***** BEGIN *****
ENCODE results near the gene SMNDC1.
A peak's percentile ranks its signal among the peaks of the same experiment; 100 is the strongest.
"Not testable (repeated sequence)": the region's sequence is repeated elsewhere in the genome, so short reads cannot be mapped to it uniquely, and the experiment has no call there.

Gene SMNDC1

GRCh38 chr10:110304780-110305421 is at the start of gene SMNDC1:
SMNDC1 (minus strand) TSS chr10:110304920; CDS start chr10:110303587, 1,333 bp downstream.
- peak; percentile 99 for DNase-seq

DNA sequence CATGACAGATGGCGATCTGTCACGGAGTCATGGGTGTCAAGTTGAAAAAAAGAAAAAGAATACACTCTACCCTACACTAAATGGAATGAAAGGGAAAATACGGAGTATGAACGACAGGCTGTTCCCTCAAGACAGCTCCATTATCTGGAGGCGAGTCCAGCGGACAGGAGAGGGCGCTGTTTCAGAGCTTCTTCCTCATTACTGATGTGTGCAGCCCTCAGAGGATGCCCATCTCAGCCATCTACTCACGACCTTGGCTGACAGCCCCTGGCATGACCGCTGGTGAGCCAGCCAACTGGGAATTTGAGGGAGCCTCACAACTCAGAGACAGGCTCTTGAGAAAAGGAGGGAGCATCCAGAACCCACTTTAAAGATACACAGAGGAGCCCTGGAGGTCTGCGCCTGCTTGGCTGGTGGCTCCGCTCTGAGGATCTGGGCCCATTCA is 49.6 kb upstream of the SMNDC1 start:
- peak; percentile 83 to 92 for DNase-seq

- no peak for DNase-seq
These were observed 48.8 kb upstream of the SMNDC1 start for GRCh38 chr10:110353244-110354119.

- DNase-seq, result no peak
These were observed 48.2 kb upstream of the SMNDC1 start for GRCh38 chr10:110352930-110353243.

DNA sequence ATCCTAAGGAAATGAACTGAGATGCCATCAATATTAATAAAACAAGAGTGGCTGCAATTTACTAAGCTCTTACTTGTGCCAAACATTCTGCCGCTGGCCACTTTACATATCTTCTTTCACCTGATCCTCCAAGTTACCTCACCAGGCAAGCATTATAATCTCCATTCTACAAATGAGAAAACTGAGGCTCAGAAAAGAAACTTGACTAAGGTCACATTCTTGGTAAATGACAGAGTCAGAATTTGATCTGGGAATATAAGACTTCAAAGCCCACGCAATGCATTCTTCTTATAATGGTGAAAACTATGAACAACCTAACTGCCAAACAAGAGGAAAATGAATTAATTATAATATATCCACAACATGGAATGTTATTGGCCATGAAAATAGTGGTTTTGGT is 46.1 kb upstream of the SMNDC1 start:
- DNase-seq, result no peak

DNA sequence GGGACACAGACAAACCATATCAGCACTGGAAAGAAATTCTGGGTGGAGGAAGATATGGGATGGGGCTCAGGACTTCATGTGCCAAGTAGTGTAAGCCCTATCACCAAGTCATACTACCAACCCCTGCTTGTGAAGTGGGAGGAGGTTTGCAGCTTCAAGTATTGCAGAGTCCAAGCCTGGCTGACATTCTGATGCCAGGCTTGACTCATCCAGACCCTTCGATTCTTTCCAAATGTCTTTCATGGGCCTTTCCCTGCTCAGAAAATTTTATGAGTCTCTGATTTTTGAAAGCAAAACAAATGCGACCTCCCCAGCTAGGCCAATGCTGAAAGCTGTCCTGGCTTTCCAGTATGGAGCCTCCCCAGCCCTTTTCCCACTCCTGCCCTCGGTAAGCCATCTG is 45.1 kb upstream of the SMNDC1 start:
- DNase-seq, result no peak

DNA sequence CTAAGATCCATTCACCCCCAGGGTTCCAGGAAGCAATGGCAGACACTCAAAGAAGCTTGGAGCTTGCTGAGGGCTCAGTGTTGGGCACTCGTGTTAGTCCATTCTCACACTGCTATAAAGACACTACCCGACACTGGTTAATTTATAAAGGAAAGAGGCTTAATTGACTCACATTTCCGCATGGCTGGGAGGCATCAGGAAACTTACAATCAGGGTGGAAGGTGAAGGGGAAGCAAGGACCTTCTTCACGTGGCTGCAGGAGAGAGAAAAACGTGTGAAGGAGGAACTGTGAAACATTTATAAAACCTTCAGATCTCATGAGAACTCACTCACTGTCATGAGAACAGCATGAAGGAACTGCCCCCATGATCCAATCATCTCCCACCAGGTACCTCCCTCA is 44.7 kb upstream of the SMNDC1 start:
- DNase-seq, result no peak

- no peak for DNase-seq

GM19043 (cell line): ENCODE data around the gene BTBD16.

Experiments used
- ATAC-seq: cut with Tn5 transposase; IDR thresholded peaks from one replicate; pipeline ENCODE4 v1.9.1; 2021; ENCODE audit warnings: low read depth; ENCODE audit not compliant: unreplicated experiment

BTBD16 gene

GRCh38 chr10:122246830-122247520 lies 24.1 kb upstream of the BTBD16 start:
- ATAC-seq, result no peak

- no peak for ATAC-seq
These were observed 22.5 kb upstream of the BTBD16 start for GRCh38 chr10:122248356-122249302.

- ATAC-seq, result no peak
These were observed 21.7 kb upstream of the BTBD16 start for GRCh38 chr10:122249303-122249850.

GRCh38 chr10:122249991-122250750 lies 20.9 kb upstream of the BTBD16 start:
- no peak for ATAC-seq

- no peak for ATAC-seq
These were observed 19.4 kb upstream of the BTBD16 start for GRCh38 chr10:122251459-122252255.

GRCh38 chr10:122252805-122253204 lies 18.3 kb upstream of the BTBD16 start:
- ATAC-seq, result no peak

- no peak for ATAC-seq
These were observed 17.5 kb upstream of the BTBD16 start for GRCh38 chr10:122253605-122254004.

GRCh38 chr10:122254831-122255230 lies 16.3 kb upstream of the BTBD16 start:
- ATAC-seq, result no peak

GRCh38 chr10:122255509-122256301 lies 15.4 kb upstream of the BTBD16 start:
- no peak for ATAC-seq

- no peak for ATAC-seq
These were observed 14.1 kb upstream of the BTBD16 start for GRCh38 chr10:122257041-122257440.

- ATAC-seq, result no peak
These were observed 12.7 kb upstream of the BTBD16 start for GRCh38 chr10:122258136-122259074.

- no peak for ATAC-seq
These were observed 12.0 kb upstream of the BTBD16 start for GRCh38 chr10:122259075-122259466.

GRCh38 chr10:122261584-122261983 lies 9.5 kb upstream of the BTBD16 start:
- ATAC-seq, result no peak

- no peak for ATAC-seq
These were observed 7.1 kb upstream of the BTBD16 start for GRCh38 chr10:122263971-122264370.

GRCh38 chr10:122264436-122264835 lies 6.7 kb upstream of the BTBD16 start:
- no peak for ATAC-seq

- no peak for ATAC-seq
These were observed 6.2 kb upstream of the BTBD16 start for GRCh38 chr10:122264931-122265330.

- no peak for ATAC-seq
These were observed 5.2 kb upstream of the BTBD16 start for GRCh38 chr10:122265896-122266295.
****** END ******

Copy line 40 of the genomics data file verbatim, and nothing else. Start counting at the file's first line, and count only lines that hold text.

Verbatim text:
- ATAC-seq, result no peak